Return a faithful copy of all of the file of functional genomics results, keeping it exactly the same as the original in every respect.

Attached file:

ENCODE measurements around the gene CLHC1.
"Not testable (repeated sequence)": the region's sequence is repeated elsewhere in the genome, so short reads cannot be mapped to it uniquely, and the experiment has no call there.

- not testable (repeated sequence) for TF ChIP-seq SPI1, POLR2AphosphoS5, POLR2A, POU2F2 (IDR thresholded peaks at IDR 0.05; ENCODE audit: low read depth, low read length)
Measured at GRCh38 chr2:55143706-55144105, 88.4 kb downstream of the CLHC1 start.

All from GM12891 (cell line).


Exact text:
ENCODE measurements around the gene CLHC1.
"Not testable (repeated sequence)": the region's sequence is repeated elsewhere in the genome, so short reads cannot be mapped to it uniquely, and the experiment has no call there.

- not testable (repeated sequence) for TF ChIP-seq SPI1, POLR2AphosphoS5, POLR2A, POU2F2 (IDR thresholded peaks at IDR 0.05; ENCODE audit: low read depth, low read length)
Measured at GRCh38 chr2:55143706-55144105, 88.4 kb downstream of the CLHC1 start.

All from GM12891 (cell line).